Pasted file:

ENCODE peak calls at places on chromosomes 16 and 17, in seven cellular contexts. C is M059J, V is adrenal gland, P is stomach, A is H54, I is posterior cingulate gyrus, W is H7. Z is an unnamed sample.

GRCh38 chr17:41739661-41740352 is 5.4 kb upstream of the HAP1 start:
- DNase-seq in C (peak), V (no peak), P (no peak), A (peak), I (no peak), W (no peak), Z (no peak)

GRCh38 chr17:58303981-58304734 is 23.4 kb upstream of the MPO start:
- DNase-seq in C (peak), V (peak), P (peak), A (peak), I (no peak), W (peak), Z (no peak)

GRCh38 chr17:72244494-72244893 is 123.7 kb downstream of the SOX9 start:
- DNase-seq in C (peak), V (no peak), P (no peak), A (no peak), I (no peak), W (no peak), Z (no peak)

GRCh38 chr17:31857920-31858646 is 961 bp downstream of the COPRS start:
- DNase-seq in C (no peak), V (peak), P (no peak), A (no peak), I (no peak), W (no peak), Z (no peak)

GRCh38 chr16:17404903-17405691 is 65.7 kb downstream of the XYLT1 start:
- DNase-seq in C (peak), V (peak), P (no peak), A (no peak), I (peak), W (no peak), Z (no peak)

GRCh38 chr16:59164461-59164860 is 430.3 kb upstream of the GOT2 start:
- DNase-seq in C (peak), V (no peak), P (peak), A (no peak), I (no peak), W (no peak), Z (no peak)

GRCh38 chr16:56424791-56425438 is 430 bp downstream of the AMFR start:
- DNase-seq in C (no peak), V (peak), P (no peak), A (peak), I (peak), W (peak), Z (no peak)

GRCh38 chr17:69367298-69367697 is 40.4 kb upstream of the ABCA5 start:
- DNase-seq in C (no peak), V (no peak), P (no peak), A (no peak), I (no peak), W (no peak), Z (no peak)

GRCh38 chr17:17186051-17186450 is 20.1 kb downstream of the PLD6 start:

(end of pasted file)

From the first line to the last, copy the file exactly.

ENCODE peak calls at places on chromosomes 16 and 17, in seven cellular contexts. C is M059J, V is adrenal gland, P is stomach, A is H54, I is posterior cingulate gyrus, W is H7. Z is an unnamed sample.

GRCh38 chr17:41739661-41740352 is 5.4 kb upstream of the HAP1 start:
- DNase-seq in C (peak), V (no peak), P (no peak), A (peak), I (no peak), W (no peak), Z (no peak)

GRCh38 chr17:58303981-58304734 is 23.4 kb upstream of the MPO start:
- DNase-seq in C (peak), V (peak), P (peak), A (peak), I (no peak), W (peak), Z (no peak)

GRCh38 chr17:72244494-72244893 is 123.7 kb downstream of the SOX9 start:
- DNase-seq in C (peak), V (no peak), P (no peak), A (no peak), I (no peak), W (no peak), Z (no peak)

GRCh38 chr17:31857920-31858646 is 961 bp downstream of the COPRS start:
- DNase-seq in C (no peak), V (peak), P (no peak), A (no peak), I (no peak), W (no peak), Z (no peak)

GRCh38 chr16:17404903-17405691 is 65.7 kb downstream of the XYLT1 start:
- DNase-seq in C (peak), V (peak), P (no peak), A (no peak), I (peak), W (no peak), Z (no peak)

GRCh38 chr16:59164461-59164860 is 430.3 kb upstream of the GOT2 start:
- DNase-seq in C (peak), V (no peak), P (peak), A (no peak), I (no peak), W (no peak), Z (no peak)

GRCh38 chr16:56424791-56425438 is 430 bp downstream of the AMFR start:
- DNase-seq in C (no peak), V (peak), P (no peak), A (peak), I (peak), W (peak), Z (no peak)

GRCh38 chr17:69367298-69367697 is 40.4 kb upstream of the ABCA5 start:
- DNase-seq in C (no peak), V (no peak), P (no peak), A (no peak), I (no peak), W (no peak), Z (no peak)

GRCh38 chr17:17186051-17186450 is 20.1 kb downstream of the PLD6 start: